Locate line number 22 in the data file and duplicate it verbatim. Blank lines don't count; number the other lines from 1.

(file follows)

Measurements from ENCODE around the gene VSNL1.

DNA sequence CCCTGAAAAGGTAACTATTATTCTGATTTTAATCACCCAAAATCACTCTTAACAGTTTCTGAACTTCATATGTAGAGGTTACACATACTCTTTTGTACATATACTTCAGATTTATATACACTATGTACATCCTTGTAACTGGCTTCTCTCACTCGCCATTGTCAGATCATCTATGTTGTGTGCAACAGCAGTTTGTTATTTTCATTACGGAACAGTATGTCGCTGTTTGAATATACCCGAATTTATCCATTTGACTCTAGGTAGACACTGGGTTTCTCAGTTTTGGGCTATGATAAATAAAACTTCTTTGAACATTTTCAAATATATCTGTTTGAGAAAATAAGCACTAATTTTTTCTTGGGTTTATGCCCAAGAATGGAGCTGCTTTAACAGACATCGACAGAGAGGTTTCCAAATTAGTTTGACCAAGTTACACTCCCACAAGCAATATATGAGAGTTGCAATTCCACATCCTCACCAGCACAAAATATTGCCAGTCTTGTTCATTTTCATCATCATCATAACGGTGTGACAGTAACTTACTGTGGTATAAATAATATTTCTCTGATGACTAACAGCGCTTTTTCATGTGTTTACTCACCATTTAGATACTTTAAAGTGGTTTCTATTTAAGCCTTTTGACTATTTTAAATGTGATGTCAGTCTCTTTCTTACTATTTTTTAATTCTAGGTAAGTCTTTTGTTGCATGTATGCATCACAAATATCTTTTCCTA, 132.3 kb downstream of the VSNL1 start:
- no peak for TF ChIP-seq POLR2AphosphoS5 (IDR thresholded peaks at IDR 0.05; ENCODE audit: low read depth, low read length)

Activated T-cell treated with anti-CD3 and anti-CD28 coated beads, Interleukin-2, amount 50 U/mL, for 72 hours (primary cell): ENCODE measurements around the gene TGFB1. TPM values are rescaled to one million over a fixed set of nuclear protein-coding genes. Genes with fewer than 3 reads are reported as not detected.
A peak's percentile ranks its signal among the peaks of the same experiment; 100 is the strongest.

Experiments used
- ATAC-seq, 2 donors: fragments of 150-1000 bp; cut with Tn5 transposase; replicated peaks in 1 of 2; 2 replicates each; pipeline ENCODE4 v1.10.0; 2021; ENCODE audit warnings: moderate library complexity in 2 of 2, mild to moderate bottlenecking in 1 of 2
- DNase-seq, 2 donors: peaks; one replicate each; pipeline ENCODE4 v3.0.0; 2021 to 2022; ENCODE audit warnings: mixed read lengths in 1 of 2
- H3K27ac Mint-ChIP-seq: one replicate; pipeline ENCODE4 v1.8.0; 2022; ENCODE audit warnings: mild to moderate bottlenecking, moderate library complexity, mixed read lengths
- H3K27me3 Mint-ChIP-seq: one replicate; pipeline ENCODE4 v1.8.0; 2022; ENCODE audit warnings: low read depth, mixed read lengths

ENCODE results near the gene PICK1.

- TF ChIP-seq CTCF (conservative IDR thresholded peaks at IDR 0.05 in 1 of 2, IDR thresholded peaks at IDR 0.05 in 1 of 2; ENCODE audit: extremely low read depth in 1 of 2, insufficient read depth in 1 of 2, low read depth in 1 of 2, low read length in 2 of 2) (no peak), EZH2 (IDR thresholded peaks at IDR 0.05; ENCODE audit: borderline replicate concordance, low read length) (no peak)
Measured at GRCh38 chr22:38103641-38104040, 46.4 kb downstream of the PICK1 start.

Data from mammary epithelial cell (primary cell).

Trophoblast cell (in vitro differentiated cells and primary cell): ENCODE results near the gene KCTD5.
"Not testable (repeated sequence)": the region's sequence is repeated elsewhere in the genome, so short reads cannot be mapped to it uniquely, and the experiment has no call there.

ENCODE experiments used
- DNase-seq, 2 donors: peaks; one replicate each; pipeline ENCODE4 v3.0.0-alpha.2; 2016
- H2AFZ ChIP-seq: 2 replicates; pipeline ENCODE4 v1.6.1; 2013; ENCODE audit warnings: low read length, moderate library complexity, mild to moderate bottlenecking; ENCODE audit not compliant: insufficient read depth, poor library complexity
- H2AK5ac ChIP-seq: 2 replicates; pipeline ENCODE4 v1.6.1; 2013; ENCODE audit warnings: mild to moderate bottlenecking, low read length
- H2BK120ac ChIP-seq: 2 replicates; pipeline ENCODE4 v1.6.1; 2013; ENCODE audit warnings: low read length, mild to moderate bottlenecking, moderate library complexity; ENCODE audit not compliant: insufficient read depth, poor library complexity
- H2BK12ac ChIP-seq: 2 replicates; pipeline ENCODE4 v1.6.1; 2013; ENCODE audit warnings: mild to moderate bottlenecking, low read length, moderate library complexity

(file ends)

- H2BK12ac ChIP-seq: 2 replicates; pipeline ENCODE4 v1.6.1; 2013; ENCODE audit warnings: mild to moderate bottlenecking, low read length, moderate library complexity